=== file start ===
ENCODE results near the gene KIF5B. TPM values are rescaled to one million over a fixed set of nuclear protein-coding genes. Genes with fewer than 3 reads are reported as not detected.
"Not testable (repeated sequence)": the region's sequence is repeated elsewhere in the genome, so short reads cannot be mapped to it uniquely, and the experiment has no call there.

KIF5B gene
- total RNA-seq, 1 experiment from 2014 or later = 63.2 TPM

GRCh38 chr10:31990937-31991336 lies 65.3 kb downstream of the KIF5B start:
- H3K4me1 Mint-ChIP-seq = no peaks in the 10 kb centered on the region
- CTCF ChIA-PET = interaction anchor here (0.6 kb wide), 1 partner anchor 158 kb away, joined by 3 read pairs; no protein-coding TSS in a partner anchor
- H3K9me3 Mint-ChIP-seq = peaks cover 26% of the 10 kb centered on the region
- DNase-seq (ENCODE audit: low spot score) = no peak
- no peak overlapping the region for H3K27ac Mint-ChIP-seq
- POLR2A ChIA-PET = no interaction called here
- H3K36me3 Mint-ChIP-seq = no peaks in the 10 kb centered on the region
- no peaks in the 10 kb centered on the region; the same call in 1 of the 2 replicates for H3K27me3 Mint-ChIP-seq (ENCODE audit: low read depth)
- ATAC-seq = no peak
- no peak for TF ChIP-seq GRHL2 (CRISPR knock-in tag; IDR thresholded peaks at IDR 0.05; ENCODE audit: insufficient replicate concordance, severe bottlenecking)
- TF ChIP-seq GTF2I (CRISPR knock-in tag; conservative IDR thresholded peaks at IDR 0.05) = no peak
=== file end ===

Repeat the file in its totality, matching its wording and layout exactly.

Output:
ENCODE results near the gene KIF5B. TPM values are rescaled to one million over a fixed set of nuclear protein-coding genes. Genes with fewer than 3 reads are reported as not detected.
"Not testable (repeated sequence)": the region's sequence is repeated elsewhere in the genome, so short reads cannot be mapped to it uniquely, and the experiment has no call there.

KIF5B gene
- total RNA-seq, 1 experiment from 2014 or later = 63.2 TPM

GRCh38 chr10:31990937-31991336 lies 65.3 kb downstream of the KIF5B start:
- H3K4me1 Mint-ChIP-seq = no peaks in the 10 kb centered on the region
- CTCF ChIA-PET = interaction anchor here (0.6 kb wide), 1 partner anchor 158 kb away, joined by 3 read pairs; no protein-coding TSS in a partner anchor
- H3K9me3 Mint-ChIP-seq = peaks cover 26% of the 10 kb centered on the region
- DNase-seq (ENCODE audit: low spot score) = no peak
- no peak overlapping the region for H3K27ac Mint-ChIP-seq
- POLR2A ChIA-PET = no interaction called here
- H3K36me3 Mint-ChIP-seq = no peaks in the 10 kb centered on the region
- no peaks in the 10 kb centered on the region; the same call in 1 of the 2 replicates for H3K27me3 Mint-ChIP-seq (ENCODE audit: low read depth)
- ATAC-seq = no peak
- no peak for TF ChIP-seq GRHL2 (CRISPR knock-in tag; IDR thresholded peaks at IDR 0.05; ENCODE audit: insufficient replicate concordance, severe bottlenecking)
- TF ChIP-seq GTF2I (CRISPR knock-in tag; conservative IDR thresholded peaks at IDR 0.05) = no peak